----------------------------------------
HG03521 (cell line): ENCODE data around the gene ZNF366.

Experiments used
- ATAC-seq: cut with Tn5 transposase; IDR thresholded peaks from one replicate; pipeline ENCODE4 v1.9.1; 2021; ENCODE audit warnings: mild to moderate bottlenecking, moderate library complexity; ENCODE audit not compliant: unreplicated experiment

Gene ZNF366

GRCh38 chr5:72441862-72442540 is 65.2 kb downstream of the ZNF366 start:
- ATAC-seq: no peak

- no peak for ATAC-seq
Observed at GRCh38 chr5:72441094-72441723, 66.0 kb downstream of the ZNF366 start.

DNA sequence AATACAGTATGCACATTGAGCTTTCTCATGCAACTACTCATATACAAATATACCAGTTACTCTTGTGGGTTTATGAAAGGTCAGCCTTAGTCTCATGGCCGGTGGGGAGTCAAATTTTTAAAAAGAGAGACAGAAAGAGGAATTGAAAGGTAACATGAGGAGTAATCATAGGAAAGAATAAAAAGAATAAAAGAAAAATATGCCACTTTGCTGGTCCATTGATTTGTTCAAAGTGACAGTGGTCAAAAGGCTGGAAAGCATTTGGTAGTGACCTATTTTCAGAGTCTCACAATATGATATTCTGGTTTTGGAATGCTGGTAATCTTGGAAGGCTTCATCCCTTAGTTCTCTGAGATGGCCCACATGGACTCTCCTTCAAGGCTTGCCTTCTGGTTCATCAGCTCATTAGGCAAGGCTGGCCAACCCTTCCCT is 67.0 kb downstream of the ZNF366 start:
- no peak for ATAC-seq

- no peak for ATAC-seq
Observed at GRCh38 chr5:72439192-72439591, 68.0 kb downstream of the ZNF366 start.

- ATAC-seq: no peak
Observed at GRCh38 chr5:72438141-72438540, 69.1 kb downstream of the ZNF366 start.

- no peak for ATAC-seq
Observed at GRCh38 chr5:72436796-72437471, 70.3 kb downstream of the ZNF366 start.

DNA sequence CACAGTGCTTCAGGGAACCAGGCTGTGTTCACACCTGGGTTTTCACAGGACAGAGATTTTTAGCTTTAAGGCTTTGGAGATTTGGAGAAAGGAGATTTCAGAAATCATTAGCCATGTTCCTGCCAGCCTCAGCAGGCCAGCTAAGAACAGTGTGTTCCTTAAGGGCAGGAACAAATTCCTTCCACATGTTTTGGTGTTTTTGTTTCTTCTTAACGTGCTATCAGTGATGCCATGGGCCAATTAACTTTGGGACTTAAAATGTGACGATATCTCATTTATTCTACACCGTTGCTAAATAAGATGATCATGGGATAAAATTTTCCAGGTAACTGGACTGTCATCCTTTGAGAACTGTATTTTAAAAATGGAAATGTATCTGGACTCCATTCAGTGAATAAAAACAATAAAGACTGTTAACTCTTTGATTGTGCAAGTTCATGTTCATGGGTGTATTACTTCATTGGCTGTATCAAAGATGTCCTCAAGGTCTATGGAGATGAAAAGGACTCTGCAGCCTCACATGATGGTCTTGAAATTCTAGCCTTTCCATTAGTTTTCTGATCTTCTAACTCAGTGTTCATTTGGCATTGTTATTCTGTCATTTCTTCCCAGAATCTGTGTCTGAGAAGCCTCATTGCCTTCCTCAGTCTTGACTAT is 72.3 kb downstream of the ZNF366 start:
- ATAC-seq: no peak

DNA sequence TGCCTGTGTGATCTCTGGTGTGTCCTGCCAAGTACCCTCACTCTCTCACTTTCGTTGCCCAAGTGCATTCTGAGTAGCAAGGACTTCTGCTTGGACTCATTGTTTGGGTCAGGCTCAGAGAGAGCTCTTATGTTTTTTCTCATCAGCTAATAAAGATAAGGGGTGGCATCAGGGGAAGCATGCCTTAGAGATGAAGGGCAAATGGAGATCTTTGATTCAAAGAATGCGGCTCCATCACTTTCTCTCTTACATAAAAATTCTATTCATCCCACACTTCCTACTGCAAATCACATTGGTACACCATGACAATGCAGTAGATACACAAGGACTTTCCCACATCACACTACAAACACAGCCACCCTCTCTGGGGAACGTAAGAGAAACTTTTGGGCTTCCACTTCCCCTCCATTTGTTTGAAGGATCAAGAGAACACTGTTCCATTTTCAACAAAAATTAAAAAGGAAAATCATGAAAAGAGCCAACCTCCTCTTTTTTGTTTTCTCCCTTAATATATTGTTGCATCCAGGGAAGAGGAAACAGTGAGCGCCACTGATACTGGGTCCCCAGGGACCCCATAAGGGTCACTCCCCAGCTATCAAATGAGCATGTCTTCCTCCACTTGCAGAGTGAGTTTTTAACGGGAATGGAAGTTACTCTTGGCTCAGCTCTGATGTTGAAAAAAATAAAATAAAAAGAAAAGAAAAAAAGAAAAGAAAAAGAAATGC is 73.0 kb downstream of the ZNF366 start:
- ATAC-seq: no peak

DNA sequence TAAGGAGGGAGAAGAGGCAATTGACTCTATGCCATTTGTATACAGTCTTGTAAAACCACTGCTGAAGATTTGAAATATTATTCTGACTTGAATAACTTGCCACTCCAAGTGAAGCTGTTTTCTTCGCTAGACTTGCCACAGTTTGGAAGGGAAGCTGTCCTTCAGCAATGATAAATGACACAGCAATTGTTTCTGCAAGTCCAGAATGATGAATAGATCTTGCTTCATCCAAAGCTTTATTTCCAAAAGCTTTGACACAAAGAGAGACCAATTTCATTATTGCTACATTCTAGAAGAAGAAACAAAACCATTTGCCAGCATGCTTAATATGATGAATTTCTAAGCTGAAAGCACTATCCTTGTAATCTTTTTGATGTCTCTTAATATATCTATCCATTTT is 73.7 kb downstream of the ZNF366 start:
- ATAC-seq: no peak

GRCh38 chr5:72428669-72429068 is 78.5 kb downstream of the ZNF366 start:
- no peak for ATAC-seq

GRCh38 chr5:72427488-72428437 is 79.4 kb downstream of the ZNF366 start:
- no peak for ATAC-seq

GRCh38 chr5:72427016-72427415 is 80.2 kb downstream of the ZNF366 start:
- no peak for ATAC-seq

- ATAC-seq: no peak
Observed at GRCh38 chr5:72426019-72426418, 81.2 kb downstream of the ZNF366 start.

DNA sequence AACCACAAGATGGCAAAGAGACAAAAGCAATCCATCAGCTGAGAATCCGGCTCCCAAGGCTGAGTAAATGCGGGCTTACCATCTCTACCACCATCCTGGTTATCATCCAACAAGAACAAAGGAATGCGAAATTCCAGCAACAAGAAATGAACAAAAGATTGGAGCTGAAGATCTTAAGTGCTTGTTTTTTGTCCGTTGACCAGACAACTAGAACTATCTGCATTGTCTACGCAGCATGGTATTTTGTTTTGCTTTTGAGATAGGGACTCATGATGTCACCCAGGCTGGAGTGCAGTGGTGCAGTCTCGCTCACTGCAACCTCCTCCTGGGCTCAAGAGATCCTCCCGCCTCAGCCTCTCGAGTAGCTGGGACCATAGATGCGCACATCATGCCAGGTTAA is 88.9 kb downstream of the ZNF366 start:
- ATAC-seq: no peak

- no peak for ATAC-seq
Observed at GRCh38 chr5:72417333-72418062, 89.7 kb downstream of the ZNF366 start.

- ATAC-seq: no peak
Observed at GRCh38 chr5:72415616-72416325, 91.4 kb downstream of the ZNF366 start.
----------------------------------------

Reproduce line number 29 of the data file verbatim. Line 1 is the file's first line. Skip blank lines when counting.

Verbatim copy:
- ATAC-seq: no peak